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> Mae Hen Wlad Fy Nhadau, Welsh National Anthem-confident enough?!
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C Dubh 
Posted: 13-May-2005, 03:11 AM
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That's right Siarls it's Irish Gaelic. I believe the term was applied to Irish outlaws in the 15thc.
I usually write the word Gaelic for Irish Gaelic & Gaidhlig for Scots Gaelic. As both words are pronounced differently.


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Bruidhinnibh Gidhlig Rium.
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WizardofOwls 
Posted: 13-May-2005, 04:53 AM
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I don't know if this is just an Americanism or if it is international, but I recall reading somewhere that, technically, Scottish Gaelic should be referred to as Gaelic and Irish Gaelic as Irish. I've never even heard the Welsh natioanl anthem (shame on me!). And no, I didn't know that Tory came from Gaelic! Very interesting!


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Sln agus beannachd,
Allen R. Alderman

'S i Alba tr mo chridhe. 'S i Gidhlig cnan m' anama.
Scotland is the land of my heart. Gaelic is the language of my soul.
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Siarls 
Posted: 13-May-2005, 08:00 AM
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Sorry, when I see the word Gaelic, I automatically assume Scots Gaelic because in Welsh=
Scots Gaelic Gaeleg (yr Alban)
Irish Gaelic Gwyddeleg

I am shocked that you of all people, Wizard, have not heard the Welsh National Anthem... http://www.wngga.org/HenWlad.html (only works if you have QuickTime).


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Gwlad, gwlad, pleidiol wyf im gwlad
Tra mr yn fur
I'r bur hoff bau
O bydded ir heniaith barhau
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gwenynen 
Posted: 13-May-2005, 05:32 PM
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Siarls, I've memorized the 1st & 2nd verses and am working on the last half of the 3rd. Bryn Terfel pronounces 'beirdd' 'bAIrdd.' Is that how you say?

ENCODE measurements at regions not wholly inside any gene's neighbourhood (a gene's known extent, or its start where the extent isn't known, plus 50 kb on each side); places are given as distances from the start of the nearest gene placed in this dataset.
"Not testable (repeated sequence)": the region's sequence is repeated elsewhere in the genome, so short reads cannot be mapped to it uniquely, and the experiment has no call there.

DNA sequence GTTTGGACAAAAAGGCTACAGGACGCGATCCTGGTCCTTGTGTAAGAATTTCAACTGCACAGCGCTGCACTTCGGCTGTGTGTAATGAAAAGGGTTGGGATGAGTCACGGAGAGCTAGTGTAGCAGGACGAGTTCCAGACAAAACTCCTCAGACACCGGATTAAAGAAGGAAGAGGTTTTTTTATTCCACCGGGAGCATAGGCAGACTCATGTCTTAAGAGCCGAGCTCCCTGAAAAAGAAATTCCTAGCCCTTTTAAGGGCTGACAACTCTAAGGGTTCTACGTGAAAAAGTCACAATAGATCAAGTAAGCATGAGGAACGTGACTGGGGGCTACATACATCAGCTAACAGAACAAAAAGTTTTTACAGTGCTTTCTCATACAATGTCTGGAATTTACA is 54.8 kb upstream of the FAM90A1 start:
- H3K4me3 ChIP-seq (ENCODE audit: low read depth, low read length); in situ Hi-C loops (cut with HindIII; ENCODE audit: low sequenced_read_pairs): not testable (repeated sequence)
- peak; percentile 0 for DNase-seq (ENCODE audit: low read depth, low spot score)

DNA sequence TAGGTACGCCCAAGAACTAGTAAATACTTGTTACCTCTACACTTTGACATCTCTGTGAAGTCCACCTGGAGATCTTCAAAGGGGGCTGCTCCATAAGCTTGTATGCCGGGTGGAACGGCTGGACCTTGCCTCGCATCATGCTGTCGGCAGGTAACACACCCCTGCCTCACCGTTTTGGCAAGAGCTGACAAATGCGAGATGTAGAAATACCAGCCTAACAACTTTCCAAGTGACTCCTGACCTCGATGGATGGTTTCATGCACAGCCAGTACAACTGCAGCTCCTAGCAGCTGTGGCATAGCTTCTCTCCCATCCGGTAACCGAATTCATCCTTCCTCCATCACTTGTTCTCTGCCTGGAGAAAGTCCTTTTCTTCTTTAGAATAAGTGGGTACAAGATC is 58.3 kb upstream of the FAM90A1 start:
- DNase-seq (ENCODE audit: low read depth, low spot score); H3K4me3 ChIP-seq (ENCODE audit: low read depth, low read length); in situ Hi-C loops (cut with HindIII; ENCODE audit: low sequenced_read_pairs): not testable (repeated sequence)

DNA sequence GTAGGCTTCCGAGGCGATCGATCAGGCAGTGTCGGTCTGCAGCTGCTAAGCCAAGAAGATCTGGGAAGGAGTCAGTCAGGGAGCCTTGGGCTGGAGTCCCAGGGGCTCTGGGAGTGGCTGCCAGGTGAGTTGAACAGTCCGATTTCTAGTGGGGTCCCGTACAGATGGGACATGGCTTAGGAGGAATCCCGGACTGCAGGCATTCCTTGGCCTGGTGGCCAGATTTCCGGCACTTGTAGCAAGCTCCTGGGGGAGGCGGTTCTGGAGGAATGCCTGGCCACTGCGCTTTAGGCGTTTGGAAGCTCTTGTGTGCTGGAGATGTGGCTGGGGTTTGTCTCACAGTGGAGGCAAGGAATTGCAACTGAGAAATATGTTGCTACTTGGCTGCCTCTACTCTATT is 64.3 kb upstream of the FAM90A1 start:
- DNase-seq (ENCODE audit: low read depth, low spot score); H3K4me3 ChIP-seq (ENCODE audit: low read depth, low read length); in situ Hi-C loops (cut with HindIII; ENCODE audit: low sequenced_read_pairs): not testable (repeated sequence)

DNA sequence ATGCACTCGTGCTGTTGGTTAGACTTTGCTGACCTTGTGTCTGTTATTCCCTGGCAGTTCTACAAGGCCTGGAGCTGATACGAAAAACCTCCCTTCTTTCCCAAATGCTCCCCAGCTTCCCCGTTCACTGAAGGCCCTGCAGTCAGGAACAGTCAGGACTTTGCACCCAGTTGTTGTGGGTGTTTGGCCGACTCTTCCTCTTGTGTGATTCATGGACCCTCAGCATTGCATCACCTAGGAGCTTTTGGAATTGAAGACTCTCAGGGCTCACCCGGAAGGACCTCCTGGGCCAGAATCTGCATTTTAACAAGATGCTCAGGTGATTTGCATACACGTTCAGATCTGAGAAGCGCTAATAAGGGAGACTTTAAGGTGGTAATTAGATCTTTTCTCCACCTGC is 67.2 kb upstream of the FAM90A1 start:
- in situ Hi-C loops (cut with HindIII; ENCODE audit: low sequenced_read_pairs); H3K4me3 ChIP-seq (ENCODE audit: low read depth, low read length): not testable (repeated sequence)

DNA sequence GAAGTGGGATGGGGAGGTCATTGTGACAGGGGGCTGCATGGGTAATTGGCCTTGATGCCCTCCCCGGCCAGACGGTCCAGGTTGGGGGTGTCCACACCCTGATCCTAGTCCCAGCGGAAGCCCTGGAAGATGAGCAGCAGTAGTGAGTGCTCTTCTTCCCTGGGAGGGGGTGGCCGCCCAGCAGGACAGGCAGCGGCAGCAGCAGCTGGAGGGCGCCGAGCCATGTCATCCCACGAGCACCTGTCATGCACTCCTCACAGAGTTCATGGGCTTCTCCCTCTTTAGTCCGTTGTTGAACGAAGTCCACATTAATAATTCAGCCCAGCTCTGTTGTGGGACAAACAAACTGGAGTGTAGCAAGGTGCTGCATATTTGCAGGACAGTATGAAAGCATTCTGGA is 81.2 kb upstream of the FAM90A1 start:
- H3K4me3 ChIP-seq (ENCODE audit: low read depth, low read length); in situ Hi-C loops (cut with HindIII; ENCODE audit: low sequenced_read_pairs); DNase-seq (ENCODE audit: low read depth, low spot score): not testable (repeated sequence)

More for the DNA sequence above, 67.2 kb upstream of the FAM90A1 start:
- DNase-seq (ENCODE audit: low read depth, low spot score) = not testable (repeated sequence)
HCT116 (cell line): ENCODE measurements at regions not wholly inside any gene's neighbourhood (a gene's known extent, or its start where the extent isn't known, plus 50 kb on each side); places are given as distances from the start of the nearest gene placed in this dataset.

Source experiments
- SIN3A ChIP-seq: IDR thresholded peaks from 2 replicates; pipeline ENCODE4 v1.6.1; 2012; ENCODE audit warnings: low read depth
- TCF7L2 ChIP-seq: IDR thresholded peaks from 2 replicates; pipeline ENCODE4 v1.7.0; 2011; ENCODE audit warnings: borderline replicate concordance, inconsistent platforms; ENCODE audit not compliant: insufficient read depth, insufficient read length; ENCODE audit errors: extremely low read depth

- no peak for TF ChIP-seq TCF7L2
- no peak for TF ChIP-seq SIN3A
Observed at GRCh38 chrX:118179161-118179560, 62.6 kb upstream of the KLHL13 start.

There sure are difficult words, 'gwladgarwyr' for example. I can somewhat manage 'r' if it's at the beginning of a word or followed by a vowel. But I can never roll my r's in '-rdd' or '-rd' So, 'bardd' and 'hardd' are unpronounceable for me. Do you have any remedy?



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Weithiau, mae'r ateb i'n problemau o dan ein trwynau, dim ond bod angen i ni gymryd cam yn l ac edrych eto. - Stuart Kerner
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WizardofOwls 
Posted: 13-May-2005, 09:13 PM
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Thank you, Siarls, for sharing that with me! It was absolutley beautiful! Reminded me of some of the old hymns.
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Siarls 
Posted: 14-May-2005, 07:19 AM
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Just don't pronounce hardd and bardd the English-language way. A, unless it has a to bach, will always be pronounced like the A in hAt or cAt.
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gwenynen 
Posted: 18-May-2005, 07:14 PM
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I'm afraid I'm hopeless. My r's would not roll before 'd' no matter how hard I try. At least I've memorized all the verses. Now I'm ready for a rugby game in Wales!